Zion Canyon is one of the most photographed canyons in the United States, and with good reason. Located in Southern Utah, this crimson red rock canyon makes up the bulk of Zion National Park.
This canyon is huge – and is best explored on foot! To see the canyon stretched out before you, hike the one-mile round-trip Canyon Overlook trail. This easy hike is a great spot to see Zion Canyon from above in its full splendor. The red rocks are dotted with greenery, and the you’ll be able to see the road twisting and curving as it makes its way through the canyon.
To see the narrowest part of the canyon, head over to The Narrows. This strenuous hike will have you hiking through the river that has shaped Zion, while the canyon walls tower over one thousand feet above you.
For a more mellow experience, take the Pa’rus trail. This three-mile hike is more of an easy stroll (and a great place to ride your bike!). Along the way, you’ll be surrounded by yellow meadows and beautiful views of the canyon walls everywhere you look. This is a great spot to watch the canyon walls light up in gorgeous warm colors as the sun begins to set.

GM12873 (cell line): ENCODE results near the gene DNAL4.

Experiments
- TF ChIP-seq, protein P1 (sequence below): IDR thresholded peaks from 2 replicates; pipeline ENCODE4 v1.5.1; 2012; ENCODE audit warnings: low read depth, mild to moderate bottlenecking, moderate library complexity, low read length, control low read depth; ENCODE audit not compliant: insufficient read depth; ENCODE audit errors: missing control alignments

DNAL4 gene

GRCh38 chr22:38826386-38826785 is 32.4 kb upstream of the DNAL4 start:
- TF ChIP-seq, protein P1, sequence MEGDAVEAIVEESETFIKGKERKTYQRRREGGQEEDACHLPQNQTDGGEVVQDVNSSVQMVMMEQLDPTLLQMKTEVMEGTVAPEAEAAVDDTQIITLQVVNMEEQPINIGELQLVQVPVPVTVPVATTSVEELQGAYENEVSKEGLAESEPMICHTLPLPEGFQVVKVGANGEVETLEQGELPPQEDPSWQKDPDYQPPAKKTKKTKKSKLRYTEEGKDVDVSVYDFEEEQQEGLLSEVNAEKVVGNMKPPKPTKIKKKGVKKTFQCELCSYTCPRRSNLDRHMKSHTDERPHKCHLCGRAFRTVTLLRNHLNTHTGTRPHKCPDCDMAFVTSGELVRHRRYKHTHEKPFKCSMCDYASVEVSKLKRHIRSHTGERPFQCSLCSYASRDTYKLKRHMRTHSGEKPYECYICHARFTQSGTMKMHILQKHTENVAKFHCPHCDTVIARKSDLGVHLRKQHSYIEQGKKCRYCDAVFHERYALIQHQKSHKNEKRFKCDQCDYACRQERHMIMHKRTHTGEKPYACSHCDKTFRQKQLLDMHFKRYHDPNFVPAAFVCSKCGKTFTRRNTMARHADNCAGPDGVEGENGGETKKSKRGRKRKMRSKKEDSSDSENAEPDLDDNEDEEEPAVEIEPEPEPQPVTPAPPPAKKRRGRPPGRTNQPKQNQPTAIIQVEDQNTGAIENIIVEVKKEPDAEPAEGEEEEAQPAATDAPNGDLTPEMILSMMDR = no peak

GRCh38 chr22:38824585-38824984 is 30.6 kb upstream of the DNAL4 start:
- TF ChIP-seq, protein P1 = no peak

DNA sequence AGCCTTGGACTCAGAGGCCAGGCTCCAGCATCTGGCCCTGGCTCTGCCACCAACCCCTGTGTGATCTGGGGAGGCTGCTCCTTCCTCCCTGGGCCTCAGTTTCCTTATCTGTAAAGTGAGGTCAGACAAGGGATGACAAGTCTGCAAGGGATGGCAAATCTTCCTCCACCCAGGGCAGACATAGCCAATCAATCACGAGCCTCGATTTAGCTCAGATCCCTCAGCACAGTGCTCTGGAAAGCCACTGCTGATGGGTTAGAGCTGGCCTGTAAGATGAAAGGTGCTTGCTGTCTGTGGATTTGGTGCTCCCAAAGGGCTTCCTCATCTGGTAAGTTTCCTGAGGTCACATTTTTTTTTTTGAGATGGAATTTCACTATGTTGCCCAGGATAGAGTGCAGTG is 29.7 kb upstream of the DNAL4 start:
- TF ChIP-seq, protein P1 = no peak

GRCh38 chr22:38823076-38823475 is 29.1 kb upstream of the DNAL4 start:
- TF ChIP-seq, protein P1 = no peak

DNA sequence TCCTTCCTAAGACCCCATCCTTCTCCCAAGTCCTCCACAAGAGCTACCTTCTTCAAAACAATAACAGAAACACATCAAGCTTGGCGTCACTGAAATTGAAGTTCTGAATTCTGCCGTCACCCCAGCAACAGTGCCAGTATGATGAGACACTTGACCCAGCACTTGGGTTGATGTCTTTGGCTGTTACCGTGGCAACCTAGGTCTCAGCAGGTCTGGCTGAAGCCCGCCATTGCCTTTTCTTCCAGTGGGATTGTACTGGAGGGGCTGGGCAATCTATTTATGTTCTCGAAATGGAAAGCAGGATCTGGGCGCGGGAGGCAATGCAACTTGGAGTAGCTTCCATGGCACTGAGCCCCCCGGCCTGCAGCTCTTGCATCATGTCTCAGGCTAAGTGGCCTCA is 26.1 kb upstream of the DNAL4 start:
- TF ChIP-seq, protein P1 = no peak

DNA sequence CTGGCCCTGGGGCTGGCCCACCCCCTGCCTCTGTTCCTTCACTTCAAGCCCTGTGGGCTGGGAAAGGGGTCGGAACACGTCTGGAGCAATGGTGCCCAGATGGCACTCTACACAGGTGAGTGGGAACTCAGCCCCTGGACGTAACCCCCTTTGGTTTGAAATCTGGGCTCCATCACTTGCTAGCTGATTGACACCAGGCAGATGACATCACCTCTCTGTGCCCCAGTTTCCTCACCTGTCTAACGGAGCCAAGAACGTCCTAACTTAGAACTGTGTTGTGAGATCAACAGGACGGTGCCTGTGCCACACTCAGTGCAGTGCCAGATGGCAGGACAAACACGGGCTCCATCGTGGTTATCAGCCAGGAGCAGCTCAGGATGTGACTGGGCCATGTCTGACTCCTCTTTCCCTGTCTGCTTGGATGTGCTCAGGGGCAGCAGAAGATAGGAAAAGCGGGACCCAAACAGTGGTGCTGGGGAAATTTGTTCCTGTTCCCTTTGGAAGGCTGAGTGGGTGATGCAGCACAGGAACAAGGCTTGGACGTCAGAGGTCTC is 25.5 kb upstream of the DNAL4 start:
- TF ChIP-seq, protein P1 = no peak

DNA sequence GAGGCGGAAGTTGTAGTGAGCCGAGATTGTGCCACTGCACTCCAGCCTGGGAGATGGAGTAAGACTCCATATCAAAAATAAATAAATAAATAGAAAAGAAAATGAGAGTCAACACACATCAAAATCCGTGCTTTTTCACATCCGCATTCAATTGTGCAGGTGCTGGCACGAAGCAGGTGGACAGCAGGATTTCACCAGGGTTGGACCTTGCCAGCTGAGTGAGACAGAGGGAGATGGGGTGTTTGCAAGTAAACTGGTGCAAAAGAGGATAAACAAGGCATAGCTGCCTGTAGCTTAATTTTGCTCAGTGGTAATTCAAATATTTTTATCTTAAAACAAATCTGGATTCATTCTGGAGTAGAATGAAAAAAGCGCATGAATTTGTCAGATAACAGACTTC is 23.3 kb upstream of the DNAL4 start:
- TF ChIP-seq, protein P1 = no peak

To make the most of your visit, plan to spend at least two days in Zion – you won’t be disappointed.
Recommended by Ale Leon from Sea Salt & Fog
Letchworth – The Grand Canyon of the East, New York
Dubbed ‘the Grand Canyon of the East’, Letchworth State Park located on the Western side of New York’s popular Finger Lakes region is a bona fide hidden gem.
Letchworth is home to three impressive waterfalls, endless miles of forest hiking trails and an extraordinary 600 ft deep U-shaped canyon forged by the powerful Genesee River.
Imagine Horseshoe Bend in Arizona but replace dusty orange sandstone rocks with grey shale and thousands of vibrantly colored trees. In Autumn, Letchworth canyon glows with radiant oranges, reds and yellows during peak Fall foliage season.
Summer and Fall are the two best times of year to visit Letchworth, when all hiking trails are open, leaves turn and the park is at its most spectacular.
Avid photographers can’t miss one of the most awe-inspiring sunrises in the US from Great Bend Overlook. Looking East, the sun rises directly over a 600 ft abyss, the Genesee River and an ‘island’ formed by a 270 curve in the topography of Letchworth canyon.
Letchworth can be visited as part of a week long New York Finger Lakes road trip, combined with Watkins Glen and the three Ithaca State Parks. Alternatively, fly into nearby Rochester or Buffalo NY and combine with Niagara Falls.
As far as beautiful canyons in the US go, Letchworth State Park may be relatively unknown, but it is most certainly one of the most unique and strikingly attractive.
Recommended by Mark and Kristen from Where Are Those Morgans
Cascade Canyon, Wyoming